Pre-heat the oven to 180 deg C. Pour the PB-milk mixture into the tart crust. Make sure to pop any bubbles that might appear on the surface. Bake for 15 minutes or till the filling is set. The centre won’t be too soft to the touch and the edges will have puffed up very slightly. Cool the tart completely in its tin.
Warm the jam/preserve slightly and spread over the filling.

Chill in refrigerator for at least 1 hour or ideally 2 hours before serving.

  

nosy neighbours and hot pasta sauce

Somewhere in the middle of 2005 I moved into what was “my first apartment”.

Roasted Tomatoes

A double-bedroom apartment that had a balcony overlooking one of Baroda’s busiest crossings. It was an open plan with a kitchen-cum-dining-cum-living and the kitchen was anything but. It was lined with pink granite counter-tops on two sides and the sole appliance it housed was a double gas-burner. The rest of the space was used for storing mounds of sheets and rolls of paper. The roles piled one on top of the other formed a mountain that almost reached the ceiling, short of a feet or two. They threatened to topple down on our heads at any moment, but their threats fell on deaf ears.

My half of the apartment included a single bedroom that was airy in summer and warm in the winter. It had an attached bath that was approximately the size of a small bento box and a large window that occupied an entire wall. The window overlooked a large courtyard and a common corridor that was always drenched in rainwater during the heavy monsoon months.

The corridor was also my nosy neighbour’s favourite hangout apparently.

She would take a stroll through it, up and down, every hour or so, pausing near my window every time she crossed it and then extend her long neck to take a peek inside. It was her regular routine. For the first year that I lived in that apartment, this habit of hers was torture. I would look up from my work and jump in panic as I’d spot her face floating on one corner of my window. After working long hours through the night, I’d take a long nap. And as I would open my droopy eyelids and turn my head, there’d be her face. Floating at my window. Again.

I spent that entire year arguing with her, starting with politeness and ending in sharp words, as I would try to make her see how she was invading my private space. I tried sarcasm. Then I moved on to anger. I resorted to contorting my face into ugliness as I spoke to her, hoping that my expressions would scare her off. I even tried threatening her with letters to the building management. And I also started to keep my curtains drawn at all times blocking out all the daylight, which, was not fun. But in my entire comparatively short-life I have never met any woman with such great will power as hers.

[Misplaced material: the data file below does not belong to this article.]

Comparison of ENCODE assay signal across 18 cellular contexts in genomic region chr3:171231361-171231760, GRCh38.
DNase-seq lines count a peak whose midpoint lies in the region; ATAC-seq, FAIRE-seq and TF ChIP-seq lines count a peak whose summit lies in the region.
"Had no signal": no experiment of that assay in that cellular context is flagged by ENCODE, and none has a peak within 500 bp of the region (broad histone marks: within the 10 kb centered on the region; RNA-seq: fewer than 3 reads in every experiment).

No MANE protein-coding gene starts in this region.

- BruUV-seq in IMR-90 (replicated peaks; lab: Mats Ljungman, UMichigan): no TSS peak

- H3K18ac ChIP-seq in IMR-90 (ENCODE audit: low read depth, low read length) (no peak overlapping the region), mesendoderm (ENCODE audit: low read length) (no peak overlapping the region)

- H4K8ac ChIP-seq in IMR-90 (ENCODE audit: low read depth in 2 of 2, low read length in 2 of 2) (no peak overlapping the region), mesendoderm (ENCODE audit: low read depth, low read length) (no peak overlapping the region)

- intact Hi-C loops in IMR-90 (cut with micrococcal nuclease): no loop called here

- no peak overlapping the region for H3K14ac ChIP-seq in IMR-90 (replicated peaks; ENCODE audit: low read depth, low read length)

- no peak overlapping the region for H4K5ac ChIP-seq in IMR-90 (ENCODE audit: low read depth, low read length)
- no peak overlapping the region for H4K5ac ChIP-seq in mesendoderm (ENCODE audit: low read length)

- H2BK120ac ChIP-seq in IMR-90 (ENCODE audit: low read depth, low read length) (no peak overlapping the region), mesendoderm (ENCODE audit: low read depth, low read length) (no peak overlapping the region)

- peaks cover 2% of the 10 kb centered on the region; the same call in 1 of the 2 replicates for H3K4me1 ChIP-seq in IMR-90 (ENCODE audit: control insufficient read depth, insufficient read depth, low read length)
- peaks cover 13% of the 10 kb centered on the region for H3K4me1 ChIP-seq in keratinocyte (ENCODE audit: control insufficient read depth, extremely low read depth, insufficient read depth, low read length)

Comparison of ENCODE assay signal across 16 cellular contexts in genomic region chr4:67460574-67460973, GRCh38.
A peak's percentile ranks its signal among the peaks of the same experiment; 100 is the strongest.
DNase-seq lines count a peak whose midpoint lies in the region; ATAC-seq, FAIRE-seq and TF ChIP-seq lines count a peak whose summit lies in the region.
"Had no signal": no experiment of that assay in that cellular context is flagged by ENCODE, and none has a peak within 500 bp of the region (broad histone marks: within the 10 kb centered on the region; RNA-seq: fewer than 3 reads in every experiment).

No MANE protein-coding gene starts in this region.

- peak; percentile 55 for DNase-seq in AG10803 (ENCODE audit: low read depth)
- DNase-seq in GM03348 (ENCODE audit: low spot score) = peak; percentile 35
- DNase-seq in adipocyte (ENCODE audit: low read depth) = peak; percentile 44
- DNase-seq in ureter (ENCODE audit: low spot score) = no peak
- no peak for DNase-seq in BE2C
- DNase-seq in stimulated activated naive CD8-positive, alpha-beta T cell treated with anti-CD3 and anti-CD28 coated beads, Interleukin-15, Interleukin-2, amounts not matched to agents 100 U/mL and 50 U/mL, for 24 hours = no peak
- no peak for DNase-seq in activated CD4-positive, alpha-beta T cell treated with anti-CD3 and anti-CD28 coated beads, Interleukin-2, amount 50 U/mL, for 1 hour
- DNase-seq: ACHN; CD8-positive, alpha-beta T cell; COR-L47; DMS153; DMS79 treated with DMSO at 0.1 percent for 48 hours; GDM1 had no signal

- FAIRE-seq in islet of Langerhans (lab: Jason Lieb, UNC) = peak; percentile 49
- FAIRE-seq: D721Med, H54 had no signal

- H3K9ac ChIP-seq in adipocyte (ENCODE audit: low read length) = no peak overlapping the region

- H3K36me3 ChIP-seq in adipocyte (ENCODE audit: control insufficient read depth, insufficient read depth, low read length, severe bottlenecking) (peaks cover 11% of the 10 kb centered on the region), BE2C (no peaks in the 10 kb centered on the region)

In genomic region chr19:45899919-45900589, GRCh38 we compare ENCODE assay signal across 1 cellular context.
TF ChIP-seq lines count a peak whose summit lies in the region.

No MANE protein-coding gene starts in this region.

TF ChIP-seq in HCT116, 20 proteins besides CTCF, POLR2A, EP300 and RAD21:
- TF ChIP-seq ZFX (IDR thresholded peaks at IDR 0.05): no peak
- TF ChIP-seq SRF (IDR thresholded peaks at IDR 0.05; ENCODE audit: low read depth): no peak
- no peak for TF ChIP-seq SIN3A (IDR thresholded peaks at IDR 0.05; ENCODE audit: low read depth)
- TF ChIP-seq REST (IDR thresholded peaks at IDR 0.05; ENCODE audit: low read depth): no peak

By the second year, I was used to her nosiness and too tired and busy to complain. But silently kept looking for a solution to the problem. The solution arrived sooner than I expected. In the shape and form of a man – a half-Goan-half-Portuguese curly-haired student of commerce. We had met over a roadside chai stall frequented by students of the University and an episode of puppy-love had followed. And besides all the drama and petting-rituals this relationship demanded, it also kept me watered and fed. We used to share our evening over episodes of How I Met Your Mother, bowls of spaghetti in watery tomato sauce, pressure-cooked chicken and tuna sandwiches from Subway. There was also the incident where we were too busy exchanging affections to notice that the apartment had started to flood due to a leaky faucet. Um…I’ve grown since.

I’m sure you can tell where I’m going with this. In fact, I’m positive that you’ve already guessed how I scared off my neighbour. Oh well. Let’s just say, her floating head disappeared permanently from my window since that fateful evening when my friend showed up.

He did show up with another packet of supermarket spaghetti and another jar of watery tomato sauce and we never really got to eat much, but in retrospect that was a price I was willing to pay for revenge on a nosy neighbour.

Roasted Tomato Sauce

Indianised salsa di pomodoro
inspired by Gordon Ramsey’s tomato soup in Chef’s Secrets